Challenging Equipment, Challenging Spaces

By Michael Pieterse, Michael Carl and Martin Stangl

Architects and engineers are often asked to shoehorn high-performance buildings into tight locations in dense urban environments. On such projects, it’s tempting to squeeze mechanicals and service equipment onto rooftops or in other confined, out-of-the-way spaces. But, like people, such equipment can suffer from overcrowding and bad ventilation. Finely tuned equipment for high-performance buildings can be especially sensitive. The impacts of heat and humidity from equipment exhaust plumes are becoming a significant issue as available footprints decrease and demands for large cooling loads and emergency power increase. So, finding space for mechanicals isn’t the end of the design challenge; it’s just the beginning. 

mechanical equipment on roof

A true solution involves a careful review of how mechanical units will interact based on placement and airflow, followed by an assessment of risks and mitigations. The tradeoffs get complicated very quickly, especially when densely configured rooftop mechanicals are sited in a densely built context. We’ll walk through some typical issues and some ways to think more broadly about designing for challenging equipment in challenging spaces.

Problematic equipment can include backup generators, evaporative cooling towers and air-cooled chillers. A primary issue is contamination at building fresh air intakes, whether by particulates, humidity or thermal load. The impacts of heat and humidity from equipment exhaust plumes is quickly becoming a significant issue as available footprints decrease and demands for large cooling loads and emergency power increase.

When exhausts are placed near obstructions or in areas with limited airflow, the exhaust air can also be drawn into the inlets of the same or neighboring pieces of equipment. The result can be reduced performance or, in extreme circumstances, shutdown. For mission-critical equipment, this risk can be unacceptable. The fix could be as simple as a shift in equipment location, use of porous screen walls to improve wind penetration into roof-wells, or greater separation of intake and exhaust points.

A particular example of contamination by exhaust air is seen in evaporative cooling towers, which can cause several problems in a cramped setting. First, exhaust air may be recirculated back into the tower’s own inlets. The issue here is the high wet-bulb temperature and humidity of the re-entrained exhaust, which diminishes the tower’s capacity to add additional moisture to the air. A second problem is that during colder weather, the humid exhaust may condense in the air, becoming a visible plume and causing condensation or ice formation on building façades or other architectural elements, as shown in the photos. These issues can be avoided by using plume abatement equipment to reduce the moisture content in the exhaust.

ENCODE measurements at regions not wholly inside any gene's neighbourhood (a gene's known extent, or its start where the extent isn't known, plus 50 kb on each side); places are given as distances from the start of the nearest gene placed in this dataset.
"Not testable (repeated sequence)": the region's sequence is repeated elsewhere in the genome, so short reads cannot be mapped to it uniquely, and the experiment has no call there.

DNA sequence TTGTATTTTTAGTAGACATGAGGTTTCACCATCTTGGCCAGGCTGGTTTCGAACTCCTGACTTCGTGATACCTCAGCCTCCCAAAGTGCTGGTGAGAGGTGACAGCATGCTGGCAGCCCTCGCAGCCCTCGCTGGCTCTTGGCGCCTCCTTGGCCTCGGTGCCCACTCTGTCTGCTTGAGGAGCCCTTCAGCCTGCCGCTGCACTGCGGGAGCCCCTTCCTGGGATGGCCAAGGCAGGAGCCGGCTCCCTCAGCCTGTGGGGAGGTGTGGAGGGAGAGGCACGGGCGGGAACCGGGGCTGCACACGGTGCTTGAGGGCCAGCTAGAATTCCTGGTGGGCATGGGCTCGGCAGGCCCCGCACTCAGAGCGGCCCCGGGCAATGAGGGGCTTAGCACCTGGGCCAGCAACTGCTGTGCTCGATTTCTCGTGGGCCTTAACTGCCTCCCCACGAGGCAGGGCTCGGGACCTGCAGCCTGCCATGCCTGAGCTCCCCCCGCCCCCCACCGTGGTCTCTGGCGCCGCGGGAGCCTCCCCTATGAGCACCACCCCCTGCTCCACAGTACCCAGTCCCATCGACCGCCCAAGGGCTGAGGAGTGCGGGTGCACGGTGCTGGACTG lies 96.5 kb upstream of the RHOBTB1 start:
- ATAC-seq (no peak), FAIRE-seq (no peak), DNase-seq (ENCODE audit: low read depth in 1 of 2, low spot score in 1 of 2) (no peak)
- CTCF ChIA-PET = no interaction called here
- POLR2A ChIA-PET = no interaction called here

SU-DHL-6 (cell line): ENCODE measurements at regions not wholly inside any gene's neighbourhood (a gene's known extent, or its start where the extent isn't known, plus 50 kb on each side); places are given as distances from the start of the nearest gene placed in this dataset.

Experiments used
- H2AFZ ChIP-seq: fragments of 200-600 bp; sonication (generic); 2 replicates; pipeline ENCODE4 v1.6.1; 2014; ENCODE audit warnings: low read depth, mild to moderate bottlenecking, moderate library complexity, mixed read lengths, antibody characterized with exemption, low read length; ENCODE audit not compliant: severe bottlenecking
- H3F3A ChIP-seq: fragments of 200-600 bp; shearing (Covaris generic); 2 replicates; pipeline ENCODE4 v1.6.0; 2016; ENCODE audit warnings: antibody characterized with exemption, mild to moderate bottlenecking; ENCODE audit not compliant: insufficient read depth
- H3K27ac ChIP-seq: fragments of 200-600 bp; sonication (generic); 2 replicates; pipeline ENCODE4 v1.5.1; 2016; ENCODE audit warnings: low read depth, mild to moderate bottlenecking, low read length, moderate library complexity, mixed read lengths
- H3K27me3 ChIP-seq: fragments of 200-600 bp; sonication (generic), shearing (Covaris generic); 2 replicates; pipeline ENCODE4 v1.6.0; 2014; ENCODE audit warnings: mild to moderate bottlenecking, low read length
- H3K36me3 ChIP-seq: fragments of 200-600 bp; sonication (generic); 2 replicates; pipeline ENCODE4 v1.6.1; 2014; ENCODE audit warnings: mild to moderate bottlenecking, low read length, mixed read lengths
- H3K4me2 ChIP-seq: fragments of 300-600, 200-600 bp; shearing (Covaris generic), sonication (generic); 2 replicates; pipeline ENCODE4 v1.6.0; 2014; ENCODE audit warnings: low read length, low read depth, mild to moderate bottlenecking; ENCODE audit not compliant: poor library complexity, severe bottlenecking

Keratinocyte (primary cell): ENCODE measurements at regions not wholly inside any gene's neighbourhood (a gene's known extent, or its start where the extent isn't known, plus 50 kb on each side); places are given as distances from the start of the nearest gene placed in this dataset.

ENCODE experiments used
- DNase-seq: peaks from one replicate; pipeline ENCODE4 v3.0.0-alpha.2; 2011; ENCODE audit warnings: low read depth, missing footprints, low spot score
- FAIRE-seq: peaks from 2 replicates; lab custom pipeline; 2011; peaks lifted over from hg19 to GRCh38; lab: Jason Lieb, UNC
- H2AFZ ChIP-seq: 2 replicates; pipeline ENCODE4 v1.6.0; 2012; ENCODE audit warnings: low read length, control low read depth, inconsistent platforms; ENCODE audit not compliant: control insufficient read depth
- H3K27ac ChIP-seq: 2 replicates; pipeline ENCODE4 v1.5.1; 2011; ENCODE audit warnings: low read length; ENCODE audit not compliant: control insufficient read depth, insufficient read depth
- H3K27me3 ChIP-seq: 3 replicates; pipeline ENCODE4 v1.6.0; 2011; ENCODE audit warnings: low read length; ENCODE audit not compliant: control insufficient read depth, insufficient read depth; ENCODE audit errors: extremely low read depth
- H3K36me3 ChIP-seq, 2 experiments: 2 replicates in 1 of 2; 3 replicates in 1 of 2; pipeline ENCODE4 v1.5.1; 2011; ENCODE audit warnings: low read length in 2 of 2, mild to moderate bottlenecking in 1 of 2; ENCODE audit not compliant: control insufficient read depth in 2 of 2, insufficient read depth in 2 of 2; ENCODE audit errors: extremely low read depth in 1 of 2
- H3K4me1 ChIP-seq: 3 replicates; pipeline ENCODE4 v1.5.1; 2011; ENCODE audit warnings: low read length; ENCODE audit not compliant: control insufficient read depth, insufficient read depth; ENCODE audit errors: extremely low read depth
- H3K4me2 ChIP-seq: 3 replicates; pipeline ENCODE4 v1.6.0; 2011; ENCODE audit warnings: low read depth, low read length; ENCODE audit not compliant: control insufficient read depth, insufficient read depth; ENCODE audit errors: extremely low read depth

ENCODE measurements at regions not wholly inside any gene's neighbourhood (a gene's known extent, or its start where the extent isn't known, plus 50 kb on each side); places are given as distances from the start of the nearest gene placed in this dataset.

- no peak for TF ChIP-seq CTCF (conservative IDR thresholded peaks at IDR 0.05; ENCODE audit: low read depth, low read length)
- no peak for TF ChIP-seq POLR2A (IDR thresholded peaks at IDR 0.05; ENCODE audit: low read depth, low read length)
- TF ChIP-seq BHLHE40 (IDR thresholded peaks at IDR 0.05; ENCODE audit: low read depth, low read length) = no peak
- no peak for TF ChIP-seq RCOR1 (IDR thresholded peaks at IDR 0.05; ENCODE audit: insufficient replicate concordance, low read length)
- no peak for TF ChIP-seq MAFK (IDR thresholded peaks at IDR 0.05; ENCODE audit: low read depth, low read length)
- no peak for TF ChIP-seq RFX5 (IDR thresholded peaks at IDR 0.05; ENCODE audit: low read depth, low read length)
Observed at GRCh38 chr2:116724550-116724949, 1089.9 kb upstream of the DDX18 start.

But impacts to equipment aren’t the only issue. When exhaust equipment is placed in cramped spaces, it’s usually also close to building air inlets, open windows, and so on—a situation that can cause building air quality issues (pollutant/chemical levels, odors). 

The design community can benefit by being aware of these potential issues and how to fix them. Proactively identifying any issues and addressing them at the design stage can not only save headaches down the road but also save money.

The design of mechanicals starts with deciding where the equipment will fit and whether the structure hold its weight. Too often, designers stop there. To achieve a truly high-performance design, several more questions need to be asked:

  1. Is the equipment suited to its placement, especially given how this particular equipment “breathes”?
  2. If problems are possible, what is the risk they will occur?
  3. How does the risk align with the “risk appetite” of the client?
  4. If the risk is unacceptable, what mitigation is possible?
  5. Is the added cost of mitigation justified?

Mitigation can be costly if a problem isn’t detected until a building is operational. On the other hand, the added cost of mitigation equipment may not be justified if the risks are low.

Understanding the risks and, if necessary, choosing the right mitigation strategy requires sophisticated tools. Analyses can include a combination of numerical, wind tunnel and/or computational fluid dynamics (CFD) modeling, conducted by an experienced practitioner. The best tool will depend on the location and type of equipment of concern, the temperatures of exhausts and the local geometry, and similar factors. Analyses should consider at least five years of local meteorological conditions combined with modeling outputs of local sources of heat and humidity (psychrometrics). The goal of such analyses is to quantify the number of hours per year when, for example,

  • Cooling tower inlet wet-bulb temperature is above the design condition or within various ranges
  • Cooling tower operation may lead to visible plumes of varying lengths or to condensation or icing on surfaces
  • Air-cooled chiller, generator, or building fresh air inlet temperatures are above design temperature.

If the risks are too high, then potential mitigation strategies can also be assessed by using the same methods. The images here illustrate the temperature rise associated with air-cooled chillers external to a building, as predicted using CFD. The use of stack extensions separates the exhausts from intakes, allowing more mixing and dilution with fresh air, thus moderating the air temperature at neighboring units. 

The demand for high-performance buildings will continue to push architects and engineers to get creative in their placement of service equipment. Understanding the risks associated with the placement of that equipment can give designers confidence as well as peace of mind about advanced designs.